updated 10/17/2005 10:26:16 AM ET 2005-10-17T14:26:16

A former Nazi concentration camp guard lost a Supreme Court appeal on Monday over the government’s decision to revoke his U.S. citizenship.

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Adam Friedrich’s attorney argued that he has led a model life since coming to the United States from Austria more than 50 years ago.

An appeals court found that Friedrich did not reveal his past, including participation in death marches of Jewish prisoners, when he applied for American citizenship.

By ensuring “that prisoners did not escape from these unspeakable conditions, Friedrich personally assisted in the persecution that occurred in those camps,” Judge Roger Wollman of the 8th U.S. Circuit Court of Appeals wrote in an opinion this past spring.

The high court declined without comment to consider reversing that decision.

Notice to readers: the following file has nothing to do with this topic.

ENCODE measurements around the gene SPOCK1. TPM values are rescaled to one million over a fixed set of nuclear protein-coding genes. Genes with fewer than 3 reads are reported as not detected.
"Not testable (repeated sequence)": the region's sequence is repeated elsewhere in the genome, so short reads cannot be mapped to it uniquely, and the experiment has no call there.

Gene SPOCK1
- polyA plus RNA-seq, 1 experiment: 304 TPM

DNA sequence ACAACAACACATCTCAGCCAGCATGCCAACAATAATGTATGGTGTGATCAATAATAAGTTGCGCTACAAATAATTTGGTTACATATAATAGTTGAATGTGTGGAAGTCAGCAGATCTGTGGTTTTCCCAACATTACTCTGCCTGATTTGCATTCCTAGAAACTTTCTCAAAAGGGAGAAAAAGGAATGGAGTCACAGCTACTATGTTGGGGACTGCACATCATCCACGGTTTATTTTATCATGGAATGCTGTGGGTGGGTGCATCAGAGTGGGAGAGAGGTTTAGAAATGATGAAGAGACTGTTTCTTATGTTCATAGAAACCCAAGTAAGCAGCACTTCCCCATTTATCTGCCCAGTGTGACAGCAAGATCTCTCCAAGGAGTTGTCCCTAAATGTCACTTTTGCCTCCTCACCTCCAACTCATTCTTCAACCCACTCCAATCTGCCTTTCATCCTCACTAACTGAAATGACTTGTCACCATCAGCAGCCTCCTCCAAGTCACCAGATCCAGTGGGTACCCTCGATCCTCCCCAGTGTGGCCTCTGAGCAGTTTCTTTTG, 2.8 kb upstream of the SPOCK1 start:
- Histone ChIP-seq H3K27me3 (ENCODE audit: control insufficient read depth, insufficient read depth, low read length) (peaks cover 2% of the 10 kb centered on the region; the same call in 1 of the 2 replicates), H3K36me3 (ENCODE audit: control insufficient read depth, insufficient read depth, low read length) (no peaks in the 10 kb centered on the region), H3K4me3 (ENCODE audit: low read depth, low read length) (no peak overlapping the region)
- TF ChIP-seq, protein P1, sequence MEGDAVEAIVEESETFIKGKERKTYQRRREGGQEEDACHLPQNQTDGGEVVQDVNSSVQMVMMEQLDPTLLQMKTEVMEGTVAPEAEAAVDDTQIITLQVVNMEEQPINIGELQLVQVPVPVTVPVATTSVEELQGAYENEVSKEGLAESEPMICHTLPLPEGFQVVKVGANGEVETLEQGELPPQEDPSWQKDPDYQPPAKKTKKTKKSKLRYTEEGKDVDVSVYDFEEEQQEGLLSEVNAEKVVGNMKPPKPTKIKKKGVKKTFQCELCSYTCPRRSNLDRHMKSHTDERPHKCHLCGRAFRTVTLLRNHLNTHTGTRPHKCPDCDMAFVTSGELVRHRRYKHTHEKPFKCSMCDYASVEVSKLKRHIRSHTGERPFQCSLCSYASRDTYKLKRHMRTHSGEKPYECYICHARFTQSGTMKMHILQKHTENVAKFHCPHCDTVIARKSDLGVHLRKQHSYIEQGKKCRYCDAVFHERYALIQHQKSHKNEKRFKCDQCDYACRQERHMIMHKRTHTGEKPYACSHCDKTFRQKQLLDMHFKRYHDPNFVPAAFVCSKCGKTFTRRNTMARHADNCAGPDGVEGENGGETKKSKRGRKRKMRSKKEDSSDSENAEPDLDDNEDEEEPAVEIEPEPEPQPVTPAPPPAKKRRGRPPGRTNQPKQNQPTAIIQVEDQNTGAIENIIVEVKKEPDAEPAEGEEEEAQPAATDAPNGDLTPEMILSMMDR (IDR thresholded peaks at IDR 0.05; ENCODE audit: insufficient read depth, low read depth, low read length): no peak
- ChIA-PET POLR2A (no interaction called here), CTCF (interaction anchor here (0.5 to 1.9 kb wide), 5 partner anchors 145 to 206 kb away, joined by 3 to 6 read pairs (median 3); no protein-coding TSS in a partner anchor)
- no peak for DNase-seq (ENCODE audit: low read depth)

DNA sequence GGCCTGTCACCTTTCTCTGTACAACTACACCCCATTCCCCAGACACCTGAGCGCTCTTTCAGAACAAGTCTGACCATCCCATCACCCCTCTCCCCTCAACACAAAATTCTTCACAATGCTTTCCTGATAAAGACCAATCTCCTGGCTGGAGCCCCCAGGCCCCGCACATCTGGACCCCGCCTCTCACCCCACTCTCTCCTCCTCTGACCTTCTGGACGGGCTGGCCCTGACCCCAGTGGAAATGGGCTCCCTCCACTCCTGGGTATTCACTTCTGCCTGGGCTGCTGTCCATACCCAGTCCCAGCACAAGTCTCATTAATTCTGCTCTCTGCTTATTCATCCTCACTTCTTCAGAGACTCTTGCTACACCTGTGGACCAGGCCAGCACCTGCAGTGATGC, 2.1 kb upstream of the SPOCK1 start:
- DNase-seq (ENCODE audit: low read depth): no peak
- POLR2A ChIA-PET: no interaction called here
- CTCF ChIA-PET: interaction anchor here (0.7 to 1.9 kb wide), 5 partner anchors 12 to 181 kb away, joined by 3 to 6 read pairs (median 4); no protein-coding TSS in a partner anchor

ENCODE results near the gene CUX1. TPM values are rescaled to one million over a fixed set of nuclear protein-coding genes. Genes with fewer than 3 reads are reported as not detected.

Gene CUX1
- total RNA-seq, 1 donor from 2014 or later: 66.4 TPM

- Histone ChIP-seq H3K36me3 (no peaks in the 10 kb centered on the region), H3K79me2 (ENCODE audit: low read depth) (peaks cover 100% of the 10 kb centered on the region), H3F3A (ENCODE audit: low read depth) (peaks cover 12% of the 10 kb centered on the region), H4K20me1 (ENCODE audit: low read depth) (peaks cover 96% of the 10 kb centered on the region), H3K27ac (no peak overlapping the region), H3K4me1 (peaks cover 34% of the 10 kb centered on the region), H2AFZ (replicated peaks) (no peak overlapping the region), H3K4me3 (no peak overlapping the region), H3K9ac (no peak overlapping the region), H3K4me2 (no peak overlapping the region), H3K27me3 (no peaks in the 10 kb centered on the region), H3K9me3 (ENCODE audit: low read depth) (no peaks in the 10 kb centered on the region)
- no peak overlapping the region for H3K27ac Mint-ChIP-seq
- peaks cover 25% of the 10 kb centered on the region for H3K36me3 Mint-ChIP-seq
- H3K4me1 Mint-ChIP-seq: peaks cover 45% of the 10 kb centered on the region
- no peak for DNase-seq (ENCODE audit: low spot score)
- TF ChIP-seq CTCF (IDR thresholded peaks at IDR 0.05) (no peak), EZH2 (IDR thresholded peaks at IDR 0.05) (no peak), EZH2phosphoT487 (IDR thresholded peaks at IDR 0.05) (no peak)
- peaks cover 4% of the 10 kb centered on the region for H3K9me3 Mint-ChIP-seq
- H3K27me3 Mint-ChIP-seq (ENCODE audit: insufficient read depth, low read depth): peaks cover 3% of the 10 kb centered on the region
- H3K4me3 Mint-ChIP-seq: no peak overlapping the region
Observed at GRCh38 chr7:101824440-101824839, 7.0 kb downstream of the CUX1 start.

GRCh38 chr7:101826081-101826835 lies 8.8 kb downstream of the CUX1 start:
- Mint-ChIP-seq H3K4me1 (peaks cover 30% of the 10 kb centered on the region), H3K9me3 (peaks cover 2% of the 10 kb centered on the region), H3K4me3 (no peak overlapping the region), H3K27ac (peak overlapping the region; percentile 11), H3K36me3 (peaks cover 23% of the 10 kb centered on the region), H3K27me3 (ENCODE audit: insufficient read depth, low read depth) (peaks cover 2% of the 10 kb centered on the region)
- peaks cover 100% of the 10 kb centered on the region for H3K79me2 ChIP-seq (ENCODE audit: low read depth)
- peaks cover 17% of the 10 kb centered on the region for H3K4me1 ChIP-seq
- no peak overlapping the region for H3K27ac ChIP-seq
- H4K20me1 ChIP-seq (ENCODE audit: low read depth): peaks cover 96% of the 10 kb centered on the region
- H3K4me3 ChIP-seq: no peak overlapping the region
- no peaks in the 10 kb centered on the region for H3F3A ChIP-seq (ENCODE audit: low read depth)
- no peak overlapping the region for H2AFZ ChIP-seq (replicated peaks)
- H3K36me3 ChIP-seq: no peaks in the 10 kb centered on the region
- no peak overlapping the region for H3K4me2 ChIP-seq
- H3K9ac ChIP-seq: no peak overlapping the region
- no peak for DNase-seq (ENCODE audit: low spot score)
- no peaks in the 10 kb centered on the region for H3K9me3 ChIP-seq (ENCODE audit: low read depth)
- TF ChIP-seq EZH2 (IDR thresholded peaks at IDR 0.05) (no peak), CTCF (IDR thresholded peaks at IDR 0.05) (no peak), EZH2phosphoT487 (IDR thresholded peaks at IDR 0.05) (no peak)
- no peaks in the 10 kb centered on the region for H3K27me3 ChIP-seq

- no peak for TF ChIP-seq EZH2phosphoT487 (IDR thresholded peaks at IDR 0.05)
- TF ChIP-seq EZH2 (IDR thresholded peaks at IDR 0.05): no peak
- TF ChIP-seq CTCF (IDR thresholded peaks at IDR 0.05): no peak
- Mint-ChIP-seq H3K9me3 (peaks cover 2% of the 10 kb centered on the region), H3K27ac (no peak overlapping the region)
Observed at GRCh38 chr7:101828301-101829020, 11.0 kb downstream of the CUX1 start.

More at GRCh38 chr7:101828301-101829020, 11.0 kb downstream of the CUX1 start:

The Justice Department has said that more than 70 people who assisted in Nazi persecution have been stripped of U.S. citizenship since the Office of Special Investigations began operations in 1979. The office pursues war criminals.

Deportation possible
The Supreme Court’s action means the government could begin proceedings to have the Romanian-born Friedrich deported.

Friedrich’s attorney, D. Warren Hoff Jr., had told justices that Friedrich was a low-ranking guard who never used a weapon to prevent an escape attempt and feared he would be killed if he did not report for duty.

Friedrich, born in 1921, and others have “led exemplary lives since immigrating to the United States” and have children who are “native-born United States citizens who must bear the financial and emotional cost of their defense.”

Friedrich is a retired St. Louis, Mo., clothing manufacturing worker. He has never been criminally charged and now lives in a nursing home.

He reported for duty as an armed guard in January 1943 at the Gross-Rosen concentration camp, according to court records, and about 1,500 of the camp’s roughly 100,000 prisoners died during his first five months there. He fled in 1945 when American soldiers arrived as he and other guards were marching prisoners to the Dachau concentration camp, according to court accounts.

The case is Friedrich v. United States, 05-345.

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